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A Portrait of Hispanics Living in California Classification Essay

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Updated: May 19th, 2022

Introduction

A community portrait is a detailed description of the important social, economic and other demographic characteristics of a group residing within a particular locality. The aspects covered in the portrait include population patterns, education, employment, households, housing community as well as the community’s cultures. A community portrait is used mostly as a tool to enhance understanding of a community or to provide information on changes that have taken place within a certain community. This paper will outline a portrait of Hispanics living in California.

Ethnic backgrounds of Hispanics

The government of the United States adopted the name Hispanic during the 1970s. This name was used to refer to those Americans whose origin was Latin America or Spanish-speaking countries. The Hispanic population in the United States is distributed unevenly. However, according to the US census bureau in 2006, it was noted that the Hispanics are highly concentrated in the following five states; Texas, Florida, Arizona, and Illinois (US census bureau, 2006, p.15). It’s also worthy to note that California is the second leading state where Hispanics live after New Mexico.

The originality of the Hispanic population in the US can be traced to different ethnic groups comprising of Mexican, Puerto Rican, and Cubans. Generally, Hispanics living in the United States today trace their lineage to over twenty-two different countries. It is believed that these Hispanics migrated to the United States at different times. Census statistics reveal that forty percent of the entire Hispanic population in the US is immigrants from Hispanic countries with the majority being Mexican (US census bureau, 2006, p.30). Many ethnic groups are found in California today, this includes African Americans, Asian Americans, American Indians, Alaska Natives as well as non-Hispanic whites. Before the year 2005, states like California, Hawaii, and New Mexico had already attained the majority-minority status. This means that the non-Hispanic whites were no longer the dominant population group. This is because census results revealed that the populations of African Americans and Latinos were at par with that of the non-Hispanic white population. Future projections indicate that Hispanics will become the dominant group shortly (Kraemer, Newell &Prindle, 2008, p.31).

Language

Two main methods are used in the United States to provide education for immigrant children. In the first one, young immigrant children are taught all their school subjects in English together with their peers of the same age group. In the second method, the children are taught their subjects in their native language. Spanish as an instructional language is used mainly in teaching foreign-born Hispanics who can’t speak English.

Hispanics in California can be divided into three groups based on language use and proficiency. The majority are English dominant, the second group is bilingual (speaking both Spanish and English) while the last group is Spanish dominant. English is used by many Hispanic students in higher learning institutions as well in a variety of settings like work and schooling. The use of Spanish is mainly used in the family and close family associates.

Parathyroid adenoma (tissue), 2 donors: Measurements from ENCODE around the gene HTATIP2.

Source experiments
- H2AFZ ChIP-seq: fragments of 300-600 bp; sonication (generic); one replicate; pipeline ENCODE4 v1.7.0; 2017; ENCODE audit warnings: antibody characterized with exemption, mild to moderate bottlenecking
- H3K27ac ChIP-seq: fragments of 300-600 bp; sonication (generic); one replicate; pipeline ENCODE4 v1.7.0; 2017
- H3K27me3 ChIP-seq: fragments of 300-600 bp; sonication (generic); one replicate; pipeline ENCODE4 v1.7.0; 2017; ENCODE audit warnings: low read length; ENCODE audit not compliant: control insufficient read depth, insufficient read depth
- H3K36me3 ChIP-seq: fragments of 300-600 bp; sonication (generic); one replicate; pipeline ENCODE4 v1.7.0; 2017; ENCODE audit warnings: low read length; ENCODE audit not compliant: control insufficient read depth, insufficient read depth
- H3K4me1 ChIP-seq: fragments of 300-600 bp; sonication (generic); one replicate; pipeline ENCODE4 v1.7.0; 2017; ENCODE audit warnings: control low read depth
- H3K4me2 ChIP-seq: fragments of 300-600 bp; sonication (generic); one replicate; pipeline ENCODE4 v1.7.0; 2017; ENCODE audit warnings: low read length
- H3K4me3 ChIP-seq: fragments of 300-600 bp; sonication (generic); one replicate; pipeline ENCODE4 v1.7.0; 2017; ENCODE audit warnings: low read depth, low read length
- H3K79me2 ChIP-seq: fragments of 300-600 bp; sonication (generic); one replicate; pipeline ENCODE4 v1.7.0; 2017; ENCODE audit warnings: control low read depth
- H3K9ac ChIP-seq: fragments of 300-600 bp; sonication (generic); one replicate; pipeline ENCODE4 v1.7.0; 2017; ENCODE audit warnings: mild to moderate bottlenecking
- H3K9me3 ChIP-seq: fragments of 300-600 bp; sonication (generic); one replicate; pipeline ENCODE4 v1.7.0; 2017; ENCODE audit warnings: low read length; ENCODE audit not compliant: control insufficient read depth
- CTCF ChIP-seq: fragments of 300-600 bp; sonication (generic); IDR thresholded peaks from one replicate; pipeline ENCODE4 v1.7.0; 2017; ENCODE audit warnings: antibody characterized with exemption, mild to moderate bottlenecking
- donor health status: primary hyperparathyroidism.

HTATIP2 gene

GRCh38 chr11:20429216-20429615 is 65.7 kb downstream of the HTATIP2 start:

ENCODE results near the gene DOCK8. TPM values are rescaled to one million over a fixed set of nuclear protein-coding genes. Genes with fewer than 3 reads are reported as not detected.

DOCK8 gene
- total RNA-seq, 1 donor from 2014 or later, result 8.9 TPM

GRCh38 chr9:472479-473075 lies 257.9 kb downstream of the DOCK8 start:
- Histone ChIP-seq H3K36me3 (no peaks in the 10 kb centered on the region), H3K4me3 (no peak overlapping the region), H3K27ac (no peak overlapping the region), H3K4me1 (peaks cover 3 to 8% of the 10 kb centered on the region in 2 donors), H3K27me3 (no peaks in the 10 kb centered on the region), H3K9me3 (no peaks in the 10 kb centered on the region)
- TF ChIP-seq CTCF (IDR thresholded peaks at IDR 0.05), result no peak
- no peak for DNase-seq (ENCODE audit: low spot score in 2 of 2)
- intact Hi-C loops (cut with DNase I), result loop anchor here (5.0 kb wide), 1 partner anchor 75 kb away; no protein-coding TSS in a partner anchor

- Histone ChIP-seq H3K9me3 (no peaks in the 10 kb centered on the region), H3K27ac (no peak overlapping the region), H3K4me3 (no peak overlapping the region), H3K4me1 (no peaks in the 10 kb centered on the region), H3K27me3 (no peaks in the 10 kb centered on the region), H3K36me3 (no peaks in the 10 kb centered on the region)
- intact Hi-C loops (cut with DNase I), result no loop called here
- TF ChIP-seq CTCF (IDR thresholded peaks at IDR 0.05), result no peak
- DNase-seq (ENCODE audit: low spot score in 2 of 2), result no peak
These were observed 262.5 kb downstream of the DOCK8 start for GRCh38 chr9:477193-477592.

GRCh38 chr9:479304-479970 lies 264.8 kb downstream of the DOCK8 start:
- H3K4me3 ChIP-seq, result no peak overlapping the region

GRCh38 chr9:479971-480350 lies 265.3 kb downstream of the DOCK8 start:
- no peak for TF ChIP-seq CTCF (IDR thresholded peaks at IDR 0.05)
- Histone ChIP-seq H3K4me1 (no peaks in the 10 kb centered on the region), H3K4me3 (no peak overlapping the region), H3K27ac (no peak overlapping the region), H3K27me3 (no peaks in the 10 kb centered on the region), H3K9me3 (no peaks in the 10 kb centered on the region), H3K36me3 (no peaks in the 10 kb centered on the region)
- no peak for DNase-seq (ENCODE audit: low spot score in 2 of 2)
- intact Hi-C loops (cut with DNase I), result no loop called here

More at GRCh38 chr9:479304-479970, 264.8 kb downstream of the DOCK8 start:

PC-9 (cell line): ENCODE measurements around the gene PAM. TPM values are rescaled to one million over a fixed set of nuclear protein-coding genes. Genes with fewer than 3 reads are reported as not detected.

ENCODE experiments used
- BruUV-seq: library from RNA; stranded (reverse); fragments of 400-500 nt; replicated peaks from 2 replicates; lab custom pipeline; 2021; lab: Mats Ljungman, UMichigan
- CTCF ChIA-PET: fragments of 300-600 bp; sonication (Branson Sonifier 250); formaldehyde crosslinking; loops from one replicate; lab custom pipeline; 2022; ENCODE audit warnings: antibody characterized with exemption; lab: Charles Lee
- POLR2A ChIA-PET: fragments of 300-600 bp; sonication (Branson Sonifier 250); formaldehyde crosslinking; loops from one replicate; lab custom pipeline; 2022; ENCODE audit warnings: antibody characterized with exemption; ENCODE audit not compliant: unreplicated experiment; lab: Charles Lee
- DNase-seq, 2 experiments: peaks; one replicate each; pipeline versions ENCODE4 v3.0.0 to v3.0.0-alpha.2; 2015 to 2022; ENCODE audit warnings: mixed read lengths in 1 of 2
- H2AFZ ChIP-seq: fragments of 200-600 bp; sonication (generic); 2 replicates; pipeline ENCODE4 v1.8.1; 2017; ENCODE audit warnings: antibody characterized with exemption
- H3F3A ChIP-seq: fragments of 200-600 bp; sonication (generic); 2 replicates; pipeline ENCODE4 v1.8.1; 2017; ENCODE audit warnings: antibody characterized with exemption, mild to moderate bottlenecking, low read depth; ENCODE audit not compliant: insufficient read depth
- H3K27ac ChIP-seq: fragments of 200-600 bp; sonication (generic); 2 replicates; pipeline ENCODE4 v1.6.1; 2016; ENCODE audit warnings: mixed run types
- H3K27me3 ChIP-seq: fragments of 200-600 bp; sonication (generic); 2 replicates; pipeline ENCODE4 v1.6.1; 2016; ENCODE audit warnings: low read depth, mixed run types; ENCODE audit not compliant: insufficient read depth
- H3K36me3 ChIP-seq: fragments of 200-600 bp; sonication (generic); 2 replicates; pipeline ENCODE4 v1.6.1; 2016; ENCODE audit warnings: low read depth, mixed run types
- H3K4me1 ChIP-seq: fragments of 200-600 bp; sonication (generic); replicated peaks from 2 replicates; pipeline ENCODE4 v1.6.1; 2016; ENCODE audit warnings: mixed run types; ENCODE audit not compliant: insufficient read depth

Start of Parenting

In the year 2006, the US census bureau indicated that the average age at when male Hispanics marry is twenty-seven years and for the females, they are married off at twenty-four years. Thus, most Hispanics become parents between the ages of twenty-four and twenty-seven years (US census bureau, 2006, p.31).In addition, Kanellos, Padilla &Fabregat,1994 p.162) explain that Hispanic groups differ in patterns of marriage, female leadership, poverty rates, and fertility patterns. They however note that Mexican women record higher fertility levels when compared to other Hispanic groups and non-Hispanic white women. Mexicans also record high birth rates with most parents being regarded as generally young.

Education

Statistics from the census show that Mexicans score poorly on indicators of social status and wellbeing. For example, they have low levels of education completion, lower living standards, and lower life expectancy among the Hispanic population. These factors limit them to secure jobs with better remuneration. This is the reason why the majority are employed in the hospitality industries as cooks, cleaners, and waiters and are underpaid (Kanellos, Padilla &Fabregat, 1994, p.162.)

Before 1982, dropout rates for Hispanics in educational institutions were high. This was attributed to the segregation and inequity that were prevalent in the education system at that time. Schick (1991, p.79) points out that school enrolment for Hispanics below 16 years remains lower than those of the general population. Similarly, males are most likely to drop out of school than females. These findings are also reflected by a report on Hispanic education by the National Council of LaRaza (Kohler & Lazarin, 2007, p.1).